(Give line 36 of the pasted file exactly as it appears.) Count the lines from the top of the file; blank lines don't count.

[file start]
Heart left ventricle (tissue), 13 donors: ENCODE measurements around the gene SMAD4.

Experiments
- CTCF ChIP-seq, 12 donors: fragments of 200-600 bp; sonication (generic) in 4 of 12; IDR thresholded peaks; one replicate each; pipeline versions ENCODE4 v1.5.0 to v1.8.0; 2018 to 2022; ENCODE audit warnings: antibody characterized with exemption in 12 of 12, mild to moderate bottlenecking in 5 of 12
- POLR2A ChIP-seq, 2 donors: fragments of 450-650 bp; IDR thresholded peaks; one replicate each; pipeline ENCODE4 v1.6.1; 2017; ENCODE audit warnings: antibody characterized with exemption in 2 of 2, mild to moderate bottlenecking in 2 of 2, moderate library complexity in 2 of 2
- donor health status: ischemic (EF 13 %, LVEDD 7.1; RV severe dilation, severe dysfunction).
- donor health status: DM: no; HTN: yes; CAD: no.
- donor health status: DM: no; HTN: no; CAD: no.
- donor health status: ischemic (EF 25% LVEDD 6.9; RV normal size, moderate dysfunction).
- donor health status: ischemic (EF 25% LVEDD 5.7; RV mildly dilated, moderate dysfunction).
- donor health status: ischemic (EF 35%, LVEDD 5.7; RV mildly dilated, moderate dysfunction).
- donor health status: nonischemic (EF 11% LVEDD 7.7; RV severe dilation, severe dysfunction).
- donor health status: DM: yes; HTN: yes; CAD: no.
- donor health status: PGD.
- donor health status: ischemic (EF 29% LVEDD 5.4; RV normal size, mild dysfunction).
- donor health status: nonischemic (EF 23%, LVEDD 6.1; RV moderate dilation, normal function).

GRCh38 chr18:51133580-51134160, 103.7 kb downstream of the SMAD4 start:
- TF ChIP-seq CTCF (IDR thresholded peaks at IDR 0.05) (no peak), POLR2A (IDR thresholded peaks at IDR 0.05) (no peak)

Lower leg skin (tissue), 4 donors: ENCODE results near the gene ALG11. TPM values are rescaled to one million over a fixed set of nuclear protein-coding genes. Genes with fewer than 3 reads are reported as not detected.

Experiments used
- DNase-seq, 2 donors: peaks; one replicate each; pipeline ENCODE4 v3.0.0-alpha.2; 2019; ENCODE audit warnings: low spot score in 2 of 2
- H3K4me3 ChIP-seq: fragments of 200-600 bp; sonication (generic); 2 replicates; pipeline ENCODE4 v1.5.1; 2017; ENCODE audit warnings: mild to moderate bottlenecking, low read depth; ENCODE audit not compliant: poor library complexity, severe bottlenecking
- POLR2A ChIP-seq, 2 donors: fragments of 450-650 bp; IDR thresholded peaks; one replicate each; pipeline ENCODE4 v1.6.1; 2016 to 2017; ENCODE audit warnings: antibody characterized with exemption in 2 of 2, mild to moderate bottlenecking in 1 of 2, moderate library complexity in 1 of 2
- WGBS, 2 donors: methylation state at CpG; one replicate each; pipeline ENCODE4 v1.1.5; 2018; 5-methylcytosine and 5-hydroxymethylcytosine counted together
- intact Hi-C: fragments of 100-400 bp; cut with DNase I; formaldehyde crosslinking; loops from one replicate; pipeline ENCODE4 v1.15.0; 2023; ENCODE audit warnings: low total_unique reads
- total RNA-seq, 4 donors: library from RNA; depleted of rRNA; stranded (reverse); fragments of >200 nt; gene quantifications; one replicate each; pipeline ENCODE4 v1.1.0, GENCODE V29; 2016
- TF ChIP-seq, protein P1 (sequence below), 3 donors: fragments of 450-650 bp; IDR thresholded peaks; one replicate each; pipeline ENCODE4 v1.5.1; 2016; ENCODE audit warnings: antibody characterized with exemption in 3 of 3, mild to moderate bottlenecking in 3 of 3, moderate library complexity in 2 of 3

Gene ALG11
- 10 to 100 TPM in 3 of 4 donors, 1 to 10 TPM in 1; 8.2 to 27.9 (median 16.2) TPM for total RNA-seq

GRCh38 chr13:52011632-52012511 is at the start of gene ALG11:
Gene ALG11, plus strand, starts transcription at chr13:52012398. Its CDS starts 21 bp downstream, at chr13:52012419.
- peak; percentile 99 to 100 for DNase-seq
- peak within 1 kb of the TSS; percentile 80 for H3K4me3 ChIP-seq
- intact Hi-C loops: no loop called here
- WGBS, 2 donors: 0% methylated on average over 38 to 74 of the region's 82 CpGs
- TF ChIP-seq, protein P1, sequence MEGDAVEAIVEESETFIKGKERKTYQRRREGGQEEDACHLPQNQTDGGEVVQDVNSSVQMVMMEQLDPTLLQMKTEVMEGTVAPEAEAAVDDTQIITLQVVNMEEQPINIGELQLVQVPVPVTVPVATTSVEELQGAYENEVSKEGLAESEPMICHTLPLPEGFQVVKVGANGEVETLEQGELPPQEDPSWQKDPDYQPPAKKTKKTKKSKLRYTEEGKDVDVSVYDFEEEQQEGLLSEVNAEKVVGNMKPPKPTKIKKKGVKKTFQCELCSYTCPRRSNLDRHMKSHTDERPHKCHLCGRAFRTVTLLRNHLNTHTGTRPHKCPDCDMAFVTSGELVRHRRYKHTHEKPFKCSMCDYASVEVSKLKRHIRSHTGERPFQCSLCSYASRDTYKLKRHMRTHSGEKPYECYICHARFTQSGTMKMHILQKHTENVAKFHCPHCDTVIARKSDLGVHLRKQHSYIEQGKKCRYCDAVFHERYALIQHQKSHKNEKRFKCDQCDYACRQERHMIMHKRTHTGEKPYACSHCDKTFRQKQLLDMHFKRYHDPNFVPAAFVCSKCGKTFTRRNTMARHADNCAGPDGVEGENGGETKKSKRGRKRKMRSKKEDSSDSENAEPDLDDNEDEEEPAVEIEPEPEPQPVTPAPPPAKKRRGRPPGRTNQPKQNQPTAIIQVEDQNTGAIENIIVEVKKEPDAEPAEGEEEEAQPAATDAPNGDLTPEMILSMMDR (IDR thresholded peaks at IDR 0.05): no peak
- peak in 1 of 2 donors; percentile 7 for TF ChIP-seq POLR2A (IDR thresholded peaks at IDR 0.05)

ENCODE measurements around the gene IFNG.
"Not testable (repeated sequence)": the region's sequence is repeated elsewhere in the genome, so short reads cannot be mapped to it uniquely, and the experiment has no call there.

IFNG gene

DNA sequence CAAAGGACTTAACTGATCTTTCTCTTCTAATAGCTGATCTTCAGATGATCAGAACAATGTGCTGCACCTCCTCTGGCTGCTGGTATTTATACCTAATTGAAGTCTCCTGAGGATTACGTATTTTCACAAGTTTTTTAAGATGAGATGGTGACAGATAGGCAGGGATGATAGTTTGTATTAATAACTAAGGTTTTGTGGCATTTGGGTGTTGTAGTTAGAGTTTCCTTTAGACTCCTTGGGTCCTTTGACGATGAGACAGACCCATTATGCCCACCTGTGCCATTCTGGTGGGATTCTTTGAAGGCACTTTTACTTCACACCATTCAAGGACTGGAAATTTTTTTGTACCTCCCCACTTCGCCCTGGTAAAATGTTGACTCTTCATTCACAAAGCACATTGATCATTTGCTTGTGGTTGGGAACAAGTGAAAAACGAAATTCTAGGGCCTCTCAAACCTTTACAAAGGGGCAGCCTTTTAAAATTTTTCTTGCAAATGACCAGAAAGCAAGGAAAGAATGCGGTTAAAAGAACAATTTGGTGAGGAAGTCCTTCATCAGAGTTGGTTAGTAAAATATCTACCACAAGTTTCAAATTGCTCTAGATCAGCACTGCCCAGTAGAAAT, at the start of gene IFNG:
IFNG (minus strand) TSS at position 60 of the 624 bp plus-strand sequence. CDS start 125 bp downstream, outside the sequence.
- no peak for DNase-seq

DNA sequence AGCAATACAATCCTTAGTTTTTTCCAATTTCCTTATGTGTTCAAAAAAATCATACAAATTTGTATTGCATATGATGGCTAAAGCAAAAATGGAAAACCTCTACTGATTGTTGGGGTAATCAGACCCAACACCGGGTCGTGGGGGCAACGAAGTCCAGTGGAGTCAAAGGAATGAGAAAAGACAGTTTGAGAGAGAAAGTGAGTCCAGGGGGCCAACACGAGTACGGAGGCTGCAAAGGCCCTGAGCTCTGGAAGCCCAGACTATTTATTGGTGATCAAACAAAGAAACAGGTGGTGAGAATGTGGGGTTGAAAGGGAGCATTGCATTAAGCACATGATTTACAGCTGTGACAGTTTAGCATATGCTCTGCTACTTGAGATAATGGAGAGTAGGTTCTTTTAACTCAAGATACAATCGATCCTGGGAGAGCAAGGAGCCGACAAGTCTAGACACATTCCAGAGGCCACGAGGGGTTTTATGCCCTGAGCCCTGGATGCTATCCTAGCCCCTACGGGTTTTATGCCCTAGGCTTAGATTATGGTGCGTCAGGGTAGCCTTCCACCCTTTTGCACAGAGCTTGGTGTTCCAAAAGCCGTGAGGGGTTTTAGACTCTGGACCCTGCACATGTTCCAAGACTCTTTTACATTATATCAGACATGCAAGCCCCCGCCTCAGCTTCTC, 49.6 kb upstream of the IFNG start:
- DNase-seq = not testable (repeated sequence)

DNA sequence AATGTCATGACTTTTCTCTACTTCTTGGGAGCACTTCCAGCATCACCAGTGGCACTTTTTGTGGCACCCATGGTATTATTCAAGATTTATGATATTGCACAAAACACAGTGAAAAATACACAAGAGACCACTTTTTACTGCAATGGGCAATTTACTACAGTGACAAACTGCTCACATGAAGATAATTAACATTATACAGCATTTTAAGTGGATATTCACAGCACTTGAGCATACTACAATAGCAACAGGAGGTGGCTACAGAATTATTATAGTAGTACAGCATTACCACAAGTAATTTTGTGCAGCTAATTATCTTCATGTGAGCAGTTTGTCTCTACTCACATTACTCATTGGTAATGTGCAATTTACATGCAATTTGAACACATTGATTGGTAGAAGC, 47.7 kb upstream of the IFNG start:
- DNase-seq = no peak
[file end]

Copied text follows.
- peak in 1 of 2 donors; percentile 7 for TF ChIP-seq POLR2A (IDR thresholded peaks at IDR 0.05)